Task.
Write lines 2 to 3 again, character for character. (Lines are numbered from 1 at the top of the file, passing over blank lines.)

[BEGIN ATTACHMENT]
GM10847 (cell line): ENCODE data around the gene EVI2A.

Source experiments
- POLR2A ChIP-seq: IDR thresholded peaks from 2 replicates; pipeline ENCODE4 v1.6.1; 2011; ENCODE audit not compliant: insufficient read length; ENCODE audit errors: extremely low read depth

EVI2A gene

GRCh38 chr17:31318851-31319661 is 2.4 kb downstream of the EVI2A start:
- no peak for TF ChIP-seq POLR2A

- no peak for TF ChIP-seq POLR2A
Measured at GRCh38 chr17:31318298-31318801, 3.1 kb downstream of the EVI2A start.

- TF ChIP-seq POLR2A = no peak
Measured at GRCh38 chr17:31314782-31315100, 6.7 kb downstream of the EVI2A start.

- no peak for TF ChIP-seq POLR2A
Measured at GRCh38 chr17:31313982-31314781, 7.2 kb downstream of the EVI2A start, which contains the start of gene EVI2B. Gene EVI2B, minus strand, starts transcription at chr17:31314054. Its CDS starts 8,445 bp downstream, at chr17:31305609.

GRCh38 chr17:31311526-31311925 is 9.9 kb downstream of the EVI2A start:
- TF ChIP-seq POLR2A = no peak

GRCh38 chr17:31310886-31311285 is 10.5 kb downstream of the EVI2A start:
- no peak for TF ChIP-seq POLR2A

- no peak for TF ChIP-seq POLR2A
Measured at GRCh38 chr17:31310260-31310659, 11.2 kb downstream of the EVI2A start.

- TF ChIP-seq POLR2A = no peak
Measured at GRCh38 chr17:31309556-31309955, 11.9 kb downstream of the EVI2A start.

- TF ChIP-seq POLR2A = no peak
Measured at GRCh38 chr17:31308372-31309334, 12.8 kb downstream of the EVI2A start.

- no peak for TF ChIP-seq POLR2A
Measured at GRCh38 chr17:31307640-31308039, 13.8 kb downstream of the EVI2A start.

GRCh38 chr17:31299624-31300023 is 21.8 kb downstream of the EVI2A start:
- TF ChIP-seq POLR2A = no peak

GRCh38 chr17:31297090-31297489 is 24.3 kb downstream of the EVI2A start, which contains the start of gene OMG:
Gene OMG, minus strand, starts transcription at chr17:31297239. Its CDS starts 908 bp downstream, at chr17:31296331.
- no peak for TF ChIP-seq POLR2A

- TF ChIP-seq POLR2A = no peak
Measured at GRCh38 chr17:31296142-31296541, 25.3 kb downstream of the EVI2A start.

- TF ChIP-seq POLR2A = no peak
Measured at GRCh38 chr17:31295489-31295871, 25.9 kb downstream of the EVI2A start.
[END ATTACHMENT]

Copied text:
Source experiments
- POLR2A ChIP-seq: IDR thresholded peaks from 2 replicates; pipeline ENCODE4 v1.6.1; 2011; ENCODE audit not compliant: insufficient read length; ENCODE audit errors: extremely low read depth